Chemistry 3a spring 2009
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Chemistry 3A Spring 2009. Brett Williams Lecture: TTh 6:00am-6:55 pm in: Cunn 301 Lab: TTh 7:00 pm-9:55 pm in: Cunn 301. I can be reached by:. E-mail: [email protected] E-mail: [email protected] Course Info. Lectures Problem sets Assigned homework Quizzes

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Chemistry 3A Spring 2009

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Chemistry 3a spring 2009

Chemistry 3ASpring 2009

Brett Williams

Lecture: TTh 6:00am-6:55 pm

in: Cunn 301

Lab: TTh 7:00 pm-9:55 pm

in: Cunn 301


I can be reached by

I can be reached by:

  • E-mail: [email protected]

  • E-mail: [email protected]


Course info

Course Info

  • Lectures

  • Problem sets

  • Assigned homework

  • Quizzes

  • Lab exercises

  • Lab experiments

  • Worksheets

  • 4 Exams and 1 Final Exam


Lecture

Lecture

  • Presented on computer overheads

  • Lecture notes are available

    • By downloading files (go to Adj. Faculty Site): www.deltacollege.edu/emp/bwilliams

    • Not required, but recommended

  • Lecture notes complement the textbook/assignments but attendance is essential to get all of the information you need


Problem sets

Problem Sets

  • Usually succeed the lecture

  • Several practice problems associated with the current lecture topic

  • These handouts will be covered in class

  • Problems are to assist you with homework assignments

  • Not collected or graded

  • Answers will be given or posted during the lab period


Homework

Homework

  • Assigned for each chapter

  • Problems are placed throughout the chapter

  • All odd numbered answers are placed at the end of the chapter

  • Not collected or graded

  • Not mandatory, but if you don’t do the HW (most likely) it will affect your performance on the quizzes


Quizzes

Quizzes

  • Five Chapter Quizzes

    • 20 pts each

    • No make-ups

  • Based on the homework assignments for that chapter

  • 20-30 minutes long

  • Given during the first hour

  • The best 4 of 5chapter quizzes are used in your total score

  • Two Name and Formula Quizzes for Chapter 5


Other lab assignments

Other Lab Assignments

  • Lab Exercises

    • Most will originate from your laboratory textbook

    • All exercises aregraded assignments

  • Worksheets

    • To be completed during lab period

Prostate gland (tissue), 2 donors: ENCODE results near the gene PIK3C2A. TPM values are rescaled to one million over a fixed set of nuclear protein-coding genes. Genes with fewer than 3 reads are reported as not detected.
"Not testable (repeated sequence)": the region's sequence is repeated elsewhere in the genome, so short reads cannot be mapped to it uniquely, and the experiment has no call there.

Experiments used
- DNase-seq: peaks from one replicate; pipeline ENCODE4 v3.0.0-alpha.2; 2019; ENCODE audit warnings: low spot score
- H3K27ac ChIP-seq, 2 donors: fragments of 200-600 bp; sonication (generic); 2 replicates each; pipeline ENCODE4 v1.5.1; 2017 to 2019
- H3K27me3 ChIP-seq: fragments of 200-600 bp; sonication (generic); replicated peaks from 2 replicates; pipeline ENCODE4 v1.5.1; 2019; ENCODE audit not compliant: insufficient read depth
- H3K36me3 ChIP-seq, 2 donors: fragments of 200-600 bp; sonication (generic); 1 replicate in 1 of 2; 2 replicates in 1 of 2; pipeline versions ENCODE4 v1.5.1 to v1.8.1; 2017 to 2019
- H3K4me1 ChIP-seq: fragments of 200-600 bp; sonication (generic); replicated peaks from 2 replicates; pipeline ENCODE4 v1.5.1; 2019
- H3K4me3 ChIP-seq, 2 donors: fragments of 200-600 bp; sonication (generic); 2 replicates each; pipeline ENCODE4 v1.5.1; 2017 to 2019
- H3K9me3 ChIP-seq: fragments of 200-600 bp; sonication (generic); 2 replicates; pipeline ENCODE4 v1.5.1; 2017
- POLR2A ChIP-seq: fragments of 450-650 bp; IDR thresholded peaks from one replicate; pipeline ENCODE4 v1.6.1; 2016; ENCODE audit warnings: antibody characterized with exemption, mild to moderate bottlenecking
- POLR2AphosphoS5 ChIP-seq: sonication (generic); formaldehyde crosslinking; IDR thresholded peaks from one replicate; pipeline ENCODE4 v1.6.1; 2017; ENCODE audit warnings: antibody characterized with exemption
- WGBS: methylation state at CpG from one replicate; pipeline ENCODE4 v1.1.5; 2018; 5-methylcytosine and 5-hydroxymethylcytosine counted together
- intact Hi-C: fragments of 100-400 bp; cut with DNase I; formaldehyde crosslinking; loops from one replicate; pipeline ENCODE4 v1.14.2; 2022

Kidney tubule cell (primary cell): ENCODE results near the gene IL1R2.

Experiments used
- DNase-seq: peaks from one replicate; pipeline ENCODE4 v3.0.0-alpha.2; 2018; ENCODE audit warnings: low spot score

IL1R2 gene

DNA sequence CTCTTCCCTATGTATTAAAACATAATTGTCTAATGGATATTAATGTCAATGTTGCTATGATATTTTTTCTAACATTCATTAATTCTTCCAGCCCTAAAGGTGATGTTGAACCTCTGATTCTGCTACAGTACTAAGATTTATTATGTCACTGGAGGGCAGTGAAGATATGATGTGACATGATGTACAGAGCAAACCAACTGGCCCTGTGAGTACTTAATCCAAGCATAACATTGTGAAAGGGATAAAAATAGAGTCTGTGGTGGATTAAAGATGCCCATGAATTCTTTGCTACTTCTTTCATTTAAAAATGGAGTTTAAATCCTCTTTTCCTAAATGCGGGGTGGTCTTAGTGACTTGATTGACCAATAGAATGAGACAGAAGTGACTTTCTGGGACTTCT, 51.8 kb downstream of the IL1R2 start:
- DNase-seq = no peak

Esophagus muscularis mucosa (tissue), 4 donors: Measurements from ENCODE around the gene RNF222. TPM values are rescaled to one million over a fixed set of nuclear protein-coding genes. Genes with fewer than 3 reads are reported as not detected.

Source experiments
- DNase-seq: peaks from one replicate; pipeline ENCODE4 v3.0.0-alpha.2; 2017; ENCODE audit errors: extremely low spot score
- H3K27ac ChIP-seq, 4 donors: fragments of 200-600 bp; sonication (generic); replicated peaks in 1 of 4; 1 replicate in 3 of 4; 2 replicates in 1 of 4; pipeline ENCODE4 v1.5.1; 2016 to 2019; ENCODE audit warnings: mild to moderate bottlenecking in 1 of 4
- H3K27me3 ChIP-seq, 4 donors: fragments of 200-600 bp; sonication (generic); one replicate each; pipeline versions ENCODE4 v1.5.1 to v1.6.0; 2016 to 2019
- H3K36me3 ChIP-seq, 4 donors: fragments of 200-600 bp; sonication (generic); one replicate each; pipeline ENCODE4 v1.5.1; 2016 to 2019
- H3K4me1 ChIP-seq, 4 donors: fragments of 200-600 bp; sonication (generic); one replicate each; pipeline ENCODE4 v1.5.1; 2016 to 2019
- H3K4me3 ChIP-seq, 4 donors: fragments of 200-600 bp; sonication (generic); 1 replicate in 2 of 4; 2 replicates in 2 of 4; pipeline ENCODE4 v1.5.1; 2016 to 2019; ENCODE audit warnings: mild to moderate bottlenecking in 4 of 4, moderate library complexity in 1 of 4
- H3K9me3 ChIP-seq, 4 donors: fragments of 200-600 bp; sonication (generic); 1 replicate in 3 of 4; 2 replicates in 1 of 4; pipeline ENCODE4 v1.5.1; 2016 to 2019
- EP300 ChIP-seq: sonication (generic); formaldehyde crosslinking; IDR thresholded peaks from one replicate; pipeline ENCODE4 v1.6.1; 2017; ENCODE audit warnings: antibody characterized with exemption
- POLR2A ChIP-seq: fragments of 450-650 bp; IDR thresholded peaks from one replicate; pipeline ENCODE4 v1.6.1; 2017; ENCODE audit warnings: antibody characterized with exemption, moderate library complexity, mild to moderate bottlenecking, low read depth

• A review to prepare for exams


Experiments

Experiments

  • 10 experiments

    • 20 Points Each

    • Labs are due in one week (i.e., If the lab is done in class on Monday, the lab report is due the following Monday)

    • 60 % rule: Must meet this minimum score in lab to pass the course. No exceptions

    • The best 9 of 10 expt’s are used in your total score


Exams

Exams

  • Four Exams

    • Based on the chapters which are listed in the syllabus

    • 100 points each

    • All exams count in total score

    • Time: 2 hours to complete


Final exam

Final Exam

  • Thursday, May 21st, 4 PM

  • 2 Hours

  • Cumulative Exam

  • 200 points


Grading scale

Grading Scale

(Based on 1000 possible points)

90.0 - 100 %A

75.0 - 89.9 %B

60.0 - 74.9 %C

50.0 - 59.9%D

< 50.0 %F


Required materials

Required Materials

  • Textbook:Basic Chemistry, 2nd ed. by Timberlake & Timberlake

  • Laboratory Manual:Foundations of Chemistry in the Laboratory, 12th ed. by M. Hein, et al

  • Calculator

  • Safety Goggles & Lock


Laboratory policy

Laboratory Policy

  • No one may participate in lab wearing open toe / heel shoes. Watch what you wear on lab days. If you have inappropriate attire, you will NOT be allowed to complete the lab

  • Goggles must be worn during all lab experiments

  • Your attendance will be monitored


Chapter 1

Chapter 1

Chemistry In

Our Lives


Chemistry and chemicals

Chemistry and Chemicals

  • Chemistry

    • The study of the properties and the behavior of matter

    • Composition, structure, and reactions

  • All things around you are composed of matter

  • Chemistry occurs around you everyday and affects everything you use and do.

  • It helps us to understand our world and how it works


Chemistry and chemicals1

Chemistry and Chemicals

  • Chemical processes occur in nature and happen around you all of the time

  • Chemistry (reactions) occurs when

    • food is cooked or baked

    • chlorine is added to a pool

    • batteries are used in a flashlight/radio

    • salt is added to sidewalks and roads

    • bleach is added to laundry


Chemical processes

Chemical Processes

  • In nature

    • fermentation by microbes which converts sugars to alcohols

    • photosynthesis by plants to convert sunlight energy into chemical energy

    • leaves changing color due to the interaction of different pigments


Chemical processes1

Chemical Processes

  • In laboratories and in manufacturing

    • gasoline refining (distillation)

    • development of synthetic fibers (nylon, dacron)

    • new pharmaceuticals (design and synthesis)

    • water purification (water softening)

    • agriculture/food production (pesticides, fungicides, herbicides)


Chemistry and chemicals2

Chemistry and Chemicals

  • Everything around you is composed of chemicals

  • A chemical is a material used or produced in a chemical process (laboratory, manufacturing or natural).